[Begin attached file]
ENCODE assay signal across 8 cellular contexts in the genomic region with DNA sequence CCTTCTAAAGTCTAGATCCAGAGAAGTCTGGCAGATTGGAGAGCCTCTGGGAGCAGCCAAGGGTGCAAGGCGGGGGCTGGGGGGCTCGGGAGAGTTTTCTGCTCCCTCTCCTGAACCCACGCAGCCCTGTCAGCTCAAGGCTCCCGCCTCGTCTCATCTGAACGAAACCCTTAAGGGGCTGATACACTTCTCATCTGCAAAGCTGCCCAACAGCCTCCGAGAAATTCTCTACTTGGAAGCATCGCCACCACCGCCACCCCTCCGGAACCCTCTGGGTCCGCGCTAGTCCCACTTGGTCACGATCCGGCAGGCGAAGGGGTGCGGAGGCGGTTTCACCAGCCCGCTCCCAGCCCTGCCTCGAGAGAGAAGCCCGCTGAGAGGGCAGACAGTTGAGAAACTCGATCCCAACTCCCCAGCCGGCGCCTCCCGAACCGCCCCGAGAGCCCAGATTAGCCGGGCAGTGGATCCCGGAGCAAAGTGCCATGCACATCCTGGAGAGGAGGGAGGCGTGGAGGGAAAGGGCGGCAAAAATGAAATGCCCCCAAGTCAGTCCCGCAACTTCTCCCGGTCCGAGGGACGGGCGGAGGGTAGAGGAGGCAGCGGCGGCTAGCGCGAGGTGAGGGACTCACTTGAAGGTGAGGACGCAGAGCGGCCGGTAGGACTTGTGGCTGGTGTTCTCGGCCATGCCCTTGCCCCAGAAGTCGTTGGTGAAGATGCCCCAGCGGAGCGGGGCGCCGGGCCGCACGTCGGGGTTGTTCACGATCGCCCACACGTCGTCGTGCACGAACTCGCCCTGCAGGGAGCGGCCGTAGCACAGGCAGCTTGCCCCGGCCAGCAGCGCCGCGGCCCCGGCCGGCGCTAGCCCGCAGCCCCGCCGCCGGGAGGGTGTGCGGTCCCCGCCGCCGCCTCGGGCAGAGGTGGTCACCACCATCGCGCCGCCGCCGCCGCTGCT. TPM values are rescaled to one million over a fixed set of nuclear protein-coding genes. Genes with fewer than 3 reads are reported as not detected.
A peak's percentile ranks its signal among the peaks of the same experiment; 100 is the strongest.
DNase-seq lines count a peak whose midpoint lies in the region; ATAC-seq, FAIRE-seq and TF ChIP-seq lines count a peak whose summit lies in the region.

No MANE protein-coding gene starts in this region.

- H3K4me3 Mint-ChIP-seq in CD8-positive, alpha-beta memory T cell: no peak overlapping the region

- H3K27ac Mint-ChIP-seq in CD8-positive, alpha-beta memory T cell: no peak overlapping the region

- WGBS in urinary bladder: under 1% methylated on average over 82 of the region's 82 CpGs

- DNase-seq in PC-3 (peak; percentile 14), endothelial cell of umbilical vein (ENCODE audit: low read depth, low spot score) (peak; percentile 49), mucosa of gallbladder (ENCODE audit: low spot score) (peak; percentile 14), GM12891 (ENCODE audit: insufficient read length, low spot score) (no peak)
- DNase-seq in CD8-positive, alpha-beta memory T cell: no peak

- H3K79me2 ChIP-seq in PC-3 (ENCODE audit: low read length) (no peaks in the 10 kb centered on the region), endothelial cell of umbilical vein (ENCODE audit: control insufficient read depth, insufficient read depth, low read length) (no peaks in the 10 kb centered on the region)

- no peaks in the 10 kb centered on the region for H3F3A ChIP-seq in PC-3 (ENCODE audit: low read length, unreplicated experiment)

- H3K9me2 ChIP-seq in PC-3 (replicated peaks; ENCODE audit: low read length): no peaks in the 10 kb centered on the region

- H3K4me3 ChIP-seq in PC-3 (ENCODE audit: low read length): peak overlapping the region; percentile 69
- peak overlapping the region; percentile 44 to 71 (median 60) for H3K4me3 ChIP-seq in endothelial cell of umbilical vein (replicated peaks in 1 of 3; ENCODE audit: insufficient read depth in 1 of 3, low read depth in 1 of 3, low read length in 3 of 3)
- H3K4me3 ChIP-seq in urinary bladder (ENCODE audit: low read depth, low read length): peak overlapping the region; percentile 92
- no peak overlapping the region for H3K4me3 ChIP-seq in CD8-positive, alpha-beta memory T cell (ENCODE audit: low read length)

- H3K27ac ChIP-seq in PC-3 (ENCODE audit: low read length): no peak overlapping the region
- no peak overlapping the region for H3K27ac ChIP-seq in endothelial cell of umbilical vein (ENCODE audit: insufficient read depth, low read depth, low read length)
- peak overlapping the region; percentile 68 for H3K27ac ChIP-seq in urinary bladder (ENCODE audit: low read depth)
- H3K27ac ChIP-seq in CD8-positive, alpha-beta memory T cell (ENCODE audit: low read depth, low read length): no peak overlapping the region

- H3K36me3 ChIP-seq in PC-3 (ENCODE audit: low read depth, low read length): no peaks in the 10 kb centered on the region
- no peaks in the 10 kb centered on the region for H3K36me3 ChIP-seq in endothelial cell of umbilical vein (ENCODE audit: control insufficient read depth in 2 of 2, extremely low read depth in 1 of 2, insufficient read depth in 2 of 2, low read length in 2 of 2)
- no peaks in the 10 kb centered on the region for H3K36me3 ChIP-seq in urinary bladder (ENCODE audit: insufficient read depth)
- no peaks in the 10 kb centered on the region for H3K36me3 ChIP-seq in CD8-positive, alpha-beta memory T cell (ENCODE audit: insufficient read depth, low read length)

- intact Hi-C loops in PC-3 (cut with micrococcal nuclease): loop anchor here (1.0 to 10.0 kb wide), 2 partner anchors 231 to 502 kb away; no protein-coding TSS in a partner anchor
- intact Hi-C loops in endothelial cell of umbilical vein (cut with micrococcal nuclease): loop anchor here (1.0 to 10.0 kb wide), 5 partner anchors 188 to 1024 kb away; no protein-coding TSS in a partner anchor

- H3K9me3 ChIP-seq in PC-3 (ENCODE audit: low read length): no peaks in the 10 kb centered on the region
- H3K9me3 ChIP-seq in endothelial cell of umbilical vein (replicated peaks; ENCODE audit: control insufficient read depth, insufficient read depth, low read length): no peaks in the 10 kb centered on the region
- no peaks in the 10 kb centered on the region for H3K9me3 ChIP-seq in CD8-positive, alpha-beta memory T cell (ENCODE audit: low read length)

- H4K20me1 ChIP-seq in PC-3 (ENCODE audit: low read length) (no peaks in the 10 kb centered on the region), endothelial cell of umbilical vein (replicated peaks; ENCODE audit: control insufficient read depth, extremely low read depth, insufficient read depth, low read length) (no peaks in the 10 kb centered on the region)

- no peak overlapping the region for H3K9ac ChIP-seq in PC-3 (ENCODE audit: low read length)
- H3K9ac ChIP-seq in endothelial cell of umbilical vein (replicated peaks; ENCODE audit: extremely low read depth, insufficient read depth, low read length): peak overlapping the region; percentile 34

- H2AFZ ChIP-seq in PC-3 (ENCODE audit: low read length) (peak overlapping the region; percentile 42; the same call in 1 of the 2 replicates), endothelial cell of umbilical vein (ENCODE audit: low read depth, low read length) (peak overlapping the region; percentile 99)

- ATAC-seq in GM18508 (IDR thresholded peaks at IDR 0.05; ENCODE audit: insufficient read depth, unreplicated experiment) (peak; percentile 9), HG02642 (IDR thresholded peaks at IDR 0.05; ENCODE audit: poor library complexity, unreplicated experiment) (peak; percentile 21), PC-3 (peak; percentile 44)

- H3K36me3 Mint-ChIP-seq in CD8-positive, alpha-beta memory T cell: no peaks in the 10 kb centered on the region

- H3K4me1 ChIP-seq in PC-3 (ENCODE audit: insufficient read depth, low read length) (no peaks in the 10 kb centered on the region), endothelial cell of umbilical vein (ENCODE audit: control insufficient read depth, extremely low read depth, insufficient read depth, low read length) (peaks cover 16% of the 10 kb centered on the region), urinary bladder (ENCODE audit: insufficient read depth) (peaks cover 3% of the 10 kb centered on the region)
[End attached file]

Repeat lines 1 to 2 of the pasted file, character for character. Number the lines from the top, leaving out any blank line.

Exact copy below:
ENCODE assay signal across 8 cellular contexts in the genomic region with DNA sequence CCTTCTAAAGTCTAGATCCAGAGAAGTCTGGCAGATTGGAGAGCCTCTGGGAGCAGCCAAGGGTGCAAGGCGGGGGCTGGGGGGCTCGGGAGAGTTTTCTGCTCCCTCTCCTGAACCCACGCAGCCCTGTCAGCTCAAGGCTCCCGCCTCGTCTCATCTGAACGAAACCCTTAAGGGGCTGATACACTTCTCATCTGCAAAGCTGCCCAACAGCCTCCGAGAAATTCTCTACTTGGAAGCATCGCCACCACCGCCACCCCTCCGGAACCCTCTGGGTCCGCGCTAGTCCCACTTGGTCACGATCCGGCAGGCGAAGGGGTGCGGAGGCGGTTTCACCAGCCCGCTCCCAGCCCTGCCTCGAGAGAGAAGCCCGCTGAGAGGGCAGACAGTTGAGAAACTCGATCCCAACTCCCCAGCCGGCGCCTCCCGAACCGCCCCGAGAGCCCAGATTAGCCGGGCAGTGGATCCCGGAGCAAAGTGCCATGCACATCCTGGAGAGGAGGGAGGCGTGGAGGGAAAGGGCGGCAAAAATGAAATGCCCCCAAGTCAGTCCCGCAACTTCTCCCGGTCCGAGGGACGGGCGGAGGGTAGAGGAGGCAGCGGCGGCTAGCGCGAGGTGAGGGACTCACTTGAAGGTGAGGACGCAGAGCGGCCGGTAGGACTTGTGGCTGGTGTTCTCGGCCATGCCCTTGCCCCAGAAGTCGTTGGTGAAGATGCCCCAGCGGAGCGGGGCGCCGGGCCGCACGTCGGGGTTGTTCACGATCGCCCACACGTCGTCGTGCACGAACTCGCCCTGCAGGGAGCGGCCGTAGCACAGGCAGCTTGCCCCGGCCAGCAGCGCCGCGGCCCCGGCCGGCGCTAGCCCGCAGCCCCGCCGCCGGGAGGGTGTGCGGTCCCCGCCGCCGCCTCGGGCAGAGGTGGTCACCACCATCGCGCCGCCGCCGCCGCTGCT. TPM values are rescaled to one million over a fixed set of nuclear protein-coding genes. Genes with fewer than 3 reads are reported as not detected.
A peak's percentile ranks its signal among the peaks of the same experiment; 100 is the strongest.